Life satisfaction and sexual minorities: evidence from Australia and the United Kingdom

Publication type

Journal Article

Published in

Journal of Economic Behavior and Organization

Authors

Nattavudh Powdthavee and Mark Wooden

Publication date

Summary

Very little is known about how the differential treatment of
sexual minorities could influence subjective reports of overall well-being.
This paper seeks to fill this gap. Data from two large surveys that provide
nationally representative samples for two different countries - Australia and
the UK – are used to estimate a simultaneous equations model of life
satisfaction. The model allows for self-reported sexual identity to influence a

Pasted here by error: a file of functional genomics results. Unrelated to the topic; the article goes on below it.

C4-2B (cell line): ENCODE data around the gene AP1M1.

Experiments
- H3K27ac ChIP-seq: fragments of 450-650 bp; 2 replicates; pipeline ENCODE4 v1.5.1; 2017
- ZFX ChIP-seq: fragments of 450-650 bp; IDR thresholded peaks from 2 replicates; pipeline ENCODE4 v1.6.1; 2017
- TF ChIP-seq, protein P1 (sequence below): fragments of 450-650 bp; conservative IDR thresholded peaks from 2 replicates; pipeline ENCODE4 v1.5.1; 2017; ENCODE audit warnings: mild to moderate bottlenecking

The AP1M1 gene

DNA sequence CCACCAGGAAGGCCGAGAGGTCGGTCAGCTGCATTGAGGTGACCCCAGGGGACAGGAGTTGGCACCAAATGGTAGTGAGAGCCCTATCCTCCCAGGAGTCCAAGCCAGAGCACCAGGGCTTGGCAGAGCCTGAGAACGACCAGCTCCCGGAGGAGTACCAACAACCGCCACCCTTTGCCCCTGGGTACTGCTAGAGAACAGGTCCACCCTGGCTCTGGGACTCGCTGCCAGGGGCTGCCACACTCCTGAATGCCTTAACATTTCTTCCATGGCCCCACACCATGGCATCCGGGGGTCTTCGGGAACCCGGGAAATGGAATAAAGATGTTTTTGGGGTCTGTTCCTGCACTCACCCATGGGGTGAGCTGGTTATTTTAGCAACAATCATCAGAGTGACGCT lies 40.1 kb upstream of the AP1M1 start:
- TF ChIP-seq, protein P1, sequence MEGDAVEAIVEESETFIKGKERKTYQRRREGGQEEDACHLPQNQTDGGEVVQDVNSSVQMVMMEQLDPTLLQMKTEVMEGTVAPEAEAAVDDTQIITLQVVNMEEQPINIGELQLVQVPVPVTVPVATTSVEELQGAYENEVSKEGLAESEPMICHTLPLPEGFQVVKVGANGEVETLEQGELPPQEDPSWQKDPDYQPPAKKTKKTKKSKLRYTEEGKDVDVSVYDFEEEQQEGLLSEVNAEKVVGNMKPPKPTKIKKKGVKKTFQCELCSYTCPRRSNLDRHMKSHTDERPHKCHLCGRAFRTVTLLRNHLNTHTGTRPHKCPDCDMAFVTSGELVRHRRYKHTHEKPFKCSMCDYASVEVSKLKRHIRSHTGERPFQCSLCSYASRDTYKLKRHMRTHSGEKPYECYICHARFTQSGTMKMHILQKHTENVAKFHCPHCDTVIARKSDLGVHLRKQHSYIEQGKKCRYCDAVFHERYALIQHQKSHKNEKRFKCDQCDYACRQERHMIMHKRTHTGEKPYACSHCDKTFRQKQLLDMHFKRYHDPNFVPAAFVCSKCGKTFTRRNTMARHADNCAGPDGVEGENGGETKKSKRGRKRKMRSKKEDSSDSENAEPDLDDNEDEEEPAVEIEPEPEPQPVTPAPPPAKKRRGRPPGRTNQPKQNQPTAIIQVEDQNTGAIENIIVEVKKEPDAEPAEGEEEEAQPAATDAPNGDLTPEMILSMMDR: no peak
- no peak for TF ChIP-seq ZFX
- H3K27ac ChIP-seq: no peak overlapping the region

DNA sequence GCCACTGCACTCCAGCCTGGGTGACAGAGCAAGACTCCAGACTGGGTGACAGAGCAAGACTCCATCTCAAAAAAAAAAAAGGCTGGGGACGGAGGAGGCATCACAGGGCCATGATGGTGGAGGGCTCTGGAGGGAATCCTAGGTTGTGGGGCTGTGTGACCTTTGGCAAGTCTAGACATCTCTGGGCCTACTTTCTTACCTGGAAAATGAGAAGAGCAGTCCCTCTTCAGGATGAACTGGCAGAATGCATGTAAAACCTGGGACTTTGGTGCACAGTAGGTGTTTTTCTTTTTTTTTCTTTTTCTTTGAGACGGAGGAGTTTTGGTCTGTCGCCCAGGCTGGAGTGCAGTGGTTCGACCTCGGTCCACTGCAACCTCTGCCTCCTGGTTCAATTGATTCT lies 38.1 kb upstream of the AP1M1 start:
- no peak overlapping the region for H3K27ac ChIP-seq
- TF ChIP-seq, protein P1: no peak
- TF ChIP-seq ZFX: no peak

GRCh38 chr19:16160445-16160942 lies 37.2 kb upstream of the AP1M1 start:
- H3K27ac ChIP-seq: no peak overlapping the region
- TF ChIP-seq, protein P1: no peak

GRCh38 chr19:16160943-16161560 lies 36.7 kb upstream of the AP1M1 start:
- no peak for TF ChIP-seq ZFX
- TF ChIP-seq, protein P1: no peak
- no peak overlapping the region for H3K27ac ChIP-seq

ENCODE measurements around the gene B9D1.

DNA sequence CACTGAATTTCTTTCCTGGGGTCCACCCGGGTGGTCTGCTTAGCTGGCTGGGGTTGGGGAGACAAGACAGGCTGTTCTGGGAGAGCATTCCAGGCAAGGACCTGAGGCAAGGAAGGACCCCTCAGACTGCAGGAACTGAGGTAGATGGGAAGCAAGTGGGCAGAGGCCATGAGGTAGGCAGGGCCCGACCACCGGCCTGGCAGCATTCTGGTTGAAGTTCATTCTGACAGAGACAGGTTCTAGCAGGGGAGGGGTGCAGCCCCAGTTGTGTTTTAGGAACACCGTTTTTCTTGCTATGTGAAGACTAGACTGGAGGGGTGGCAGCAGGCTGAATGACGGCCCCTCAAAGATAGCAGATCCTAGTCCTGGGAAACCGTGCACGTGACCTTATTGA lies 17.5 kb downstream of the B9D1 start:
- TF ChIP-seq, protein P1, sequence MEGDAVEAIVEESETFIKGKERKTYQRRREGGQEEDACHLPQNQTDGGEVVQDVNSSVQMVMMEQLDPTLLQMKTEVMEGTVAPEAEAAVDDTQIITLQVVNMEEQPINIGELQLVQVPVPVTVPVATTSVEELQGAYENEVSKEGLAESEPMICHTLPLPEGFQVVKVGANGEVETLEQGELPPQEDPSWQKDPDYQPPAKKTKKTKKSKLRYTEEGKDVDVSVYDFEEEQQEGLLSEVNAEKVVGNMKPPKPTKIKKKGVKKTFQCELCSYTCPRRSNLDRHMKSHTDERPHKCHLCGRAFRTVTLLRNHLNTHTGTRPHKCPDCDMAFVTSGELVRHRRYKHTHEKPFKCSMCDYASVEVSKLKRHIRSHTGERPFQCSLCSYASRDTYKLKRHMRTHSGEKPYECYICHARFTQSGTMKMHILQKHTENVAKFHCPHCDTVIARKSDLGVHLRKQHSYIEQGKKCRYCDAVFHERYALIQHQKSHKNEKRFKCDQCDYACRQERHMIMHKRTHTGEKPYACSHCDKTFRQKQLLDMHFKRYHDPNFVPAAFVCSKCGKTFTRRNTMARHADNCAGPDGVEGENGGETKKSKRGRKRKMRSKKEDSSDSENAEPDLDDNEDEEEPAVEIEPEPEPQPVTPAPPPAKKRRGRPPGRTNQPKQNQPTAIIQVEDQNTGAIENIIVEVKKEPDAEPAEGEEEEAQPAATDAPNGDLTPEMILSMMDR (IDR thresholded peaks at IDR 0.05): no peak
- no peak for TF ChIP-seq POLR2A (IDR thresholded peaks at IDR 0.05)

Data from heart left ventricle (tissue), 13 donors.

measure of life satisfaction both directly and indirectly through seven
different channels: (i) income; (ii) employment; (iii) health (iv) marriage and
de facto relationships; (v) children; (vi) friendship networks; and (vii)
education. Lesbian, gay and bisexual persons are found to be significantly less
satisfied with their lives than otherwise comparable heterosexual persons. In
both countries this is the result of a combination of direct and indirect
effects.

Volume and page numbers

116, 107-126

DOI

http://dx.doi.org/10.1016/j.jebo.2015.04.012

ISSN

16

Subjects

Social Groups and Well Being

Links

Notes

Albert Sloman Library Periodicals *restricted to Univ. Essex registered users*

Related Publications

  1. What can life satisfaction data tell us about discrimination against sexual minorities? A structural equation model for Australia and the United Kingdom